You have worked as a dentist for your entire career. Your family relies on you, and you have numerous financial obligations both at the office and at home. The stress associated with a disability can cause you significant problems, including, for example, the financial requirement that you contribute toward business overhead even when you are not raising revenue. In order to protect yourself in case of total or partial disability, you have purchased disability insurance.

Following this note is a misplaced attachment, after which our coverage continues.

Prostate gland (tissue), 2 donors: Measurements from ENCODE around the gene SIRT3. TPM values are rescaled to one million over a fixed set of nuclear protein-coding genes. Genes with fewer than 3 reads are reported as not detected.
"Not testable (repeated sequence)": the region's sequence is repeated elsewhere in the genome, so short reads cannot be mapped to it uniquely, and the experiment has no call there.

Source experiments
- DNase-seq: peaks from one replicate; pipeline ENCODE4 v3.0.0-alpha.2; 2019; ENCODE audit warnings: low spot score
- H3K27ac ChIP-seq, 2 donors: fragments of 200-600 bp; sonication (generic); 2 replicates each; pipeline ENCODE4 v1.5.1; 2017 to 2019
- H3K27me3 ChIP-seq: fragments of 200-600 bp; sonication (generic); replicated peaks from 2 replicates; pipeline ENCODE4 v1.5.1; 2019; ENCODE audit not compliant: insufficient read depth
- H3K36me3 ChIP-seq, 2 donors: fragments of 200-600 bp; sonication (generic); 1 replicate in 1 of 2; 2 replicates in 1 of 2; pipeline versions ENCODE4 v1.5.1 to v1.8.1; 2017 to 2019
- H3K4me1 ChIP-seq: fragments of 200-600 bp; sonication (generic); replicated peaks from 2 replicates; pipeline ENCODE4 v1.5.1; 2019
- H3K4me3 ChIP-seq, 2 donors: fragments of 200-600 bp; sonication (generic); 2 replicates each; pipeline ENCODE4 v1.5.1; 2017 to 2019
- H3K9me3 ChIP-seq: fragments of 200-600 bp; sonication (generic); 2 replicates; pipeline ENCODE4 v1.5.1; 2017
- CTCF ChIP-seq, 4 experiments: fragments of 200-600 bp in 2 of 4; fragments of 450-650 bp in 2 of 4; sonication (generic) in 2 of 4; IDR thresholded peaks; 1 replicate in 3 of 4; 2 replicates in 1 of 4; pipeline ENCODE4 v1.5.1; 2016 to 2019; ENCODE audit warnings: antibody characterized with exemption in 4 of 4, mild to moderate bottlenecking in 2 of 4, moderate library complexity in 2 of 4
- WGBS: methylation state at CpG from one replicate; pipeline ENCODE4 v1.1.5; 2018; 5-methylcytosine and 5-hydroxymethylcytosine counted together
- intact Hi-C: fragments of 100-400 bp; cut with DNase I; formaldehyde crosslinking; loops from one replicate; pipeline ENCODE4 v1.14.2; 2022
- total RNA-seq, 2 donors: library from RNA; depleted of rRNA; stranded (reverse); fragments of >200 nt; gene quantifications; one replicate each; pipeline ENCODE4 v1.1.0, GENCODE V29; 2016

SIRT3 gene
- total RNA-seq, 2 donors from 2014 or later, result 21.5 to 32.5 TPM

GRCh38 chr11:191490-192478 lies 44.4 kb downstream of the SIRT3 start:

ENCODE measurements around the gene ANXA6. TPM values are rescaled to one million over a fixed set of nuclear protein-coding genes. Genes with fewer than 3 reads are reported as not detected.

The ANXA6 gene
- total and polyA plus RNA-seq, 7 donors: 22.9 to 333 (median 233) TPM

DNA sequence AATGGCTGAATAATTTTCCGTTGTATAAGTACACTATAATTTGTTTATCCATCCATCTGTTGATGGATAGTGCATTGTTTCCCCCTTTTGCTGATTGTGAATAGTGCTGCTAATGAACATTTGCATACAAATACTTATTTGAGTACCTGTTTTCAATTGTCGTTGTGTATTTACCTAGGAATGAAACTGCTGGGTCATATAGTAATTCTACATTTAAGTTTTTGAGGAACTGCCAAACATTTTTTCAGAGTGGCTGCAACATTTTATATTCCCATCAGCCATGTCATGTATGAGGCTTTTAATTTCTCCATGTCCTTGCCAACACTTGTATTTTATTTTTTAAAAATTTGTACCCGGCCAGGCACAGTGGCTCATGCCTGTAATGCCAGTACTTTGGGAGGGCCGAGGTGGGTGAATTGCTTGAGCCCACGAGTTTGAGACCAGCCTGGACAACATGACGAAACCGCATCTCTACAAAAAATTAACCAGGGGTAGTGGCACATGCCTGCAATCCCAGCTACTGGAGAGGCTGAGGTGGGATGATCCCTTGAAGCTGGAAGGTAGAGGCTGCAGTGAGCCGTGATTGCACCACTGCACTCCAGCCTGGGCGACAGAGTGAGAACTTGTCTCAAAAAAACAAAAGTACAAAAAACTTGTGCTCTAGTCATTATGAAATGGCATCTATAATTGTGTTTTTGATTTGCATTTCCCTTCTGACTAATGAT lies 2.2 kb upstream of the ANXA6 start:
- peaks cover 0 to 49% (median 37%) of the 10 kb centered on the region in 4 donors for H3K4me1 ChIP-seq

Unfortunately, you suffer an injury or become so ill that you cannot continue your career, and you then file a disability claim with your insurance agent. Naturally, you expect it to be approved. Instead, shortly thereafter, you are contacted by an insurance adjuster, not your agent. Unlike your agent, the insurance adjuster is hostile; the questions that he asks suggest that you are malingering and have submitted a fraudulent claim. You attempt to be cooperative, providing the insurance adjuster with the additional information he requests, but your claim is again denied. To add insult to injury, you learn from the adjuster that the insurance company has conducted clandestine surveillance of you and videotaped your activities and, based on the tapes, believes that you are not disabled at all. Dumbfounded by the insurance company’s response, you ask yourself if there is anything that you can do to make the insurance company pay the benefits it promised. The answer is yes.